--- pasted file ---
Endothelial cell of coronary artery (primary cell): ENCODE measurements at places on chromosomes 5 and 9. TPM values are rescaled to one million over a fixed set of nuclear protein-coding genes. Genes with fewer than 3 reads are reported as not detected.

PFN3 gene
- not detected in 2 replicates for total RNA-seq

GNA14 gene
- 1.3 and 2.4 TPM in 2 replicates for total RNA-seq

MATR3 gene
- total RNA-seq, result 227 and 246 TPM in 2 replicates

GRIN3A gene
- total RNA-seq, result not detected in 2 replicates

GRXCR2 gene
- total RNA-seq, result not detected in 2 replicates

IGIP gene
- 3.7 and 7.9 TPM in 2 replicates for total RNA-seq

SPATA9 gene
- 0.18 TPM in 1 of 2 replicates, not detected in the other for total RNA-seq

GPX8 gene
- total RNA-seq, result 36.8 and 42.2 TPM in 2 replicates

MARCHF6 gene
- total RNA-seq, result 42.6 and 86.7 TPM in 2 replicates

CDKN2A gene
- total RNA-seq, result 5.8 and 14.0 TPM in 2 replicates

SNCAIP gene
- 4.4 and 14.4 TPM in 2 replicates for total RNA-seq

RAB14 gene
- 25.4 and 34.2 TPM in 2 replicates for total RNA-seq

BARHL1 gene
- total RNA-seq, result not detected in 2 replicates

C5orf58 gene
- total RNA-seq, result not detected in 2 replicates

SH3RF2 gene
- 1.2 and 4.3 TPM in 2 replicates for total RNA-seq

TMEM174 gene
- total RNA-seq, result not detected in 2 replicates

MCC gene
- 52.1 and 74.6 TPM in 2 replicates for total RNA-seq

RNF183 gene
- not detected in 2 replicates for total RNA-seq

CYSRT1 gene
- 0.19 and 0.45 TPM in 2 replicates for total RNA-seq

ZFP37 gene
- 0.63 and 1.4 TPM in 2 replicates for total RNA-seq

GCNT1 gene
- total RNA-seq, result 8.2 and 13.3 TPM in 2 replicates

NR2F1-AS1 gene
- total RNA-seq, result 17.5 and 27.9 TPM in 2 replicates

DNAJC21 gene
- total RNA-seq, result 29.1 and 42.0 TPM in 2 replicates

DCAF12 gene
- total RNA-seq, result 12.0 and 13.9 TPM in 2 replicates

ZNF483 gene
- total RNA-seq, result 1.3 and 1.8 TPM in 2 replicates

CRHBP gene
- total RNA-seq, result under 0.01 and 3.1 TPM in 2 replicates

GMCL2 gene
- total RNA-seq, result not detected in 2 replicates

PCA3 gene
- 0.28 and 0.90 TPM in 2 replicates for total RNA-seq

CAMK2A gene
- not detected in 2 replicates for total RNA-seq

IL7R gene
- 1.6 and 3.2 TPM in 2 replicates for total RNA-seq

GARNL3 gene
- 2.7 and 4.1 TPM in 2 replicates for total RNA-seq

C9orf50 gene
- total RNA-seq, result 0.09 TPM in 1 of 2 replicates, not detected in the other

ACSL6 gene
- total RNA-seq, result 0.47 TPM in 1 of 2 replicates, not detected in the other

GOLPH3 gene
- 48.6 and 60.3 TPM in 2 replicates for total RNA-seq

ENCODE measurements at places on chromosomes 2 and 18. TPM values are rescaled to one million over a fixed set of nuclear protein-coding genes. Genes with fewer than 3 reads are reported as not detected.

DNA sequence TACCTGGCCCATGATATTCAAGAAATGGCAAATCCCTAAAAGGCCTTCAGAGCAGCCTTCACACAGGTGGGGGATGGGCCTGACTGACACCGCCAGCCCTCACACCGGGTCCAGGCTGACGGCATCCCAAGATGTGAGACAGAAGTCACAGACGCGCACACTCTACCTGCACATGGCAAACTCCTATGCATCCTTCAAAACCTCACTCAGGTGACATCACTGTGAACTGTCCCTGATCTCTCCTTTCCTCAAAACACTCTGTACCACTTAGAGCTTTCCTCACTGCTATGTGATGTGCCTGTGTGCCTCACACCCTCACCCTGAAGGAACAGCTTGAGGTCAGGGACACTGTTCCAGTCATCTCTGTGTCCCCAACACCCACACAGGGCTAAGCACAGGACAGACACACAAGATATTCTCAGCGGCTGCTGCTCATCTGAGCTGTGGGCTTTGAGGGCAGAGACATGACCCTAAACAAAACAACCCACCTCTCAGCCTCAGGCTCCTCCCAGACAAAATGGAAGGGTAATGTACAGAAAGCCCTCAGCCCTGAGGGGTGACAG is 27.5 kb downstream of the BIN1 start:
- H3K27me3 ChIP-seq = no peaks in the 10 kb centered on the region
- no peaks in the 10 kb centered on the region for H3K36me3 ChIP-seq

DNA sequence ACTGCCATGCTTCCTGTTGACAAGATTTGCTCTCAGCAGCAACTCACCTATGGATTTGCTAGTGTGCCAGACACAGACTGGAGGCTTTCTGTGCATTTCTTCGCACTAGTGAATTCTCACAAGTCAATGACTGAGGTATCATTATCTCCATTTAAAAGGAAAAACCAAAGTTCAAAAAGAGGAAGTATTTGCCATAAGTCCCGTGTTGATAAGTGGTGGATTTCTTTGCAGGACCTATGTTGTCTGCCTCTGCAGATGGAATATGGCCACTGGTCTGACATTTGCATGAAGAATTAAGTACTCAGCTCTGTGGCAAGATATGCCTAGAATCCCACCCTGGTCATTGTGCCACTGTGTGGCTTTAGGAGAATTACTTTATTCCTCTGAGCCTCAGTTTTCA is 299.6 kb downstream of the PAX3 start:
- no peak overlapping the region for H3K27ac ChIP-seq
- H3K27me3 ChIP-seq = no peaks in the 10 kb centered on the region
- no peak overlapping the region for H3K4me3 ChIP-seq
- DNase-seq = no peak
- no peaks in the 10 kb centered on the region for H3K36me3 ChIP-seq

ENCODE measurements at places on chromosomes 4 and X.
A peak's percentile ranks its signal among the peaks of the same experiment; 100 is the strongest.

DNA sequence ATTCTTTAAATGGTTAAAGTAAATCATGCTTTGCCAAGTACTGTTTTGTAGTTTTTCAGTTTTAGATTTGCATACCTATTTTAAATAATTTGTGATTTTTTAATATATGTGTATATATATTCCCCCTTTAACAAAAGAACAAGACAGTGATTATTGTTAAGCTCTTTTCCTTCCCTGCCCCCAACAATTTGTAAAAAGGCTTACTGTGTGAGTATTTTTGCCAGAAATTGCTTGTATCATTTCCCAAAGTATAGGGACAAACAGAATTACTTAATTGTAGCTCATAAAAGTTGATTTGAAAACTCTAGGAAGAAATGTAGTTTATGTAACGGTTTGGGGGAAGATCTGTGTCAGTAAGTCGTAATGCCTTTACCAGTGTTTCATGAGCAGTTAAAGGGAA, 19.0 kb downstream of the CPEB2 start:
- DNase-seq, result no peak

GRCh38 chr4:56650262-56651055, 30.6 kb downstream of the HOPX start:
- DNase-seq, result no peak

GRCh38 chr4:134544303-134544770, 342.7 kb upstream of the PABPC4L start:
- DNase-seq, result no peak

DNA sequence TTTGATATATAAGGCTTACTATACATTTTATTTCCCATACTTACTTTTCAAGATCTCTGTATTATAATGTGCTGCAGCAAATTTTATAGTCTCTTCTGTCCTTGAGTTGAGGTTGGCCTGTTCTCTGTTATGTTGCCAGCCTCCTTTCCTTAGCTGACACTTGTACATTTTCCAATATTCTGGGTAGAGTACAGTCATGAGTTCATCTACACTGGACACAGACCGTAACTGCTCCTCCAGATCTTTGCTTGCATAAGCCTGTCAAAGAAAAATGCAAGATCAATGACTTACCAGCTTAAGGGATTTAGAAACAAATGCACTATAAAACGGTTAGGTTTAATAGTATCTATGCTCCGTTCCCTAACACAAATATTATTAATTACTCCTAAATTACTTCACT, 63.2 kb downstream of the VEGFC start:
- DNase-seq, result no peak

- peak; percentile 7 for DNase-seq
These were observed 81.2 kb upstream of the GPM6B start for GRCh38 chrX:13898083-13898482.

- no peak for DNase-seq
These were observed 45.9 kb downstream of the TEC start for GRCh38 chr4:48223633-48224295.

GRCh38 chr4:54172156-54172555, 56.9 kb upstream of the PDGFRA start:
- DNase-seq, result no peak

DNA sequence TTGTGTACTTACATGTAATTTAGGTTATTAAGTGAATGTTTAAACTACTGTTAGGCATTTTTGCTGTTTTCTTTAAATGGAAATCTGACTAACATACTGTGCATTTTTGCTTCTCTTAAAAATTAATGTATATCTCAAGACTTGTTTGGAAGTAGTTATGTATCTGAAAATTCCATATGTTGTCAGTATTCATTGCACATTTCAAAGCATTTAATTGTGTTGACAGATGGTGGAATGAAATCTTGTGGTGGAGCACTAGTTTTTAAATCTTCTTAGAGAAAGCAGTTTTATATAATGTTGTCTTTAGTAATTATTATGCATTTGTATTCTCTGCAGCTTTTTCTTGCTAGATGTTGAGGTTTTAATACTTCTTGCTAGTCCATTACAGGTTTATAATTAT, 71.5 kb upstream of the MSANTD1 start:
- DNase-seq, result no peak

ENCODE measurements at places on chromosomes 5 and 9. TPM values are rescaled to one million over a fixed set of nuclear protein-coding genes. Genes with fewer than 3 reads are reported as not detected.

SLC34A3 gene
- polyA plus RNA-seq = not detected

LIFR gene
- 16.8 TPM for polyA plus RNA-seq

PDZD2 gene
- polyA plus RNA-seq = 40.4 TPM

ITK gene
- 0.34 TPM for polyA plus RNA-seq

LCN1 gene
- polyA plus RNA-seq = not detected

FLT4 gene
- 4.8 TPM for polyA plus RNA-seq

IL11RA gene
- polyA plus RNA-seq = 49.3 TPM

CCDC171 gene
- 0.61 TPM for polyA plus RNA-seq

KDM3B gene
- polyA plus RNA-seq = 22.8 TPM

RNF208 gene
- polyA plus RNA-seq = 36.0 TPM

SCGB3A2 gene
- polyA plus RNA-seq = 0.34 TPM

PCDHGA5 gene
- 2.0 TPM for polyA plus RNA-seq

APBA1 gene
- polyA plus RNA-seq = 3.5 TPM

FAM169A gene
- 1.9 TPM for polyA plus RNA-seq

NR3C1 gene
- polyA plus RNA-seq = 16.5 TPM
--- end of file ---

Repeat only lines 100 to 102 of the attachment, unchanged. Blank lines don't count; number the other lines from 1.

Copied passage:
- polyA plus RNA-seq = not detected

LIFR gene
- 16.8 TPM for polyA plus RNA-seq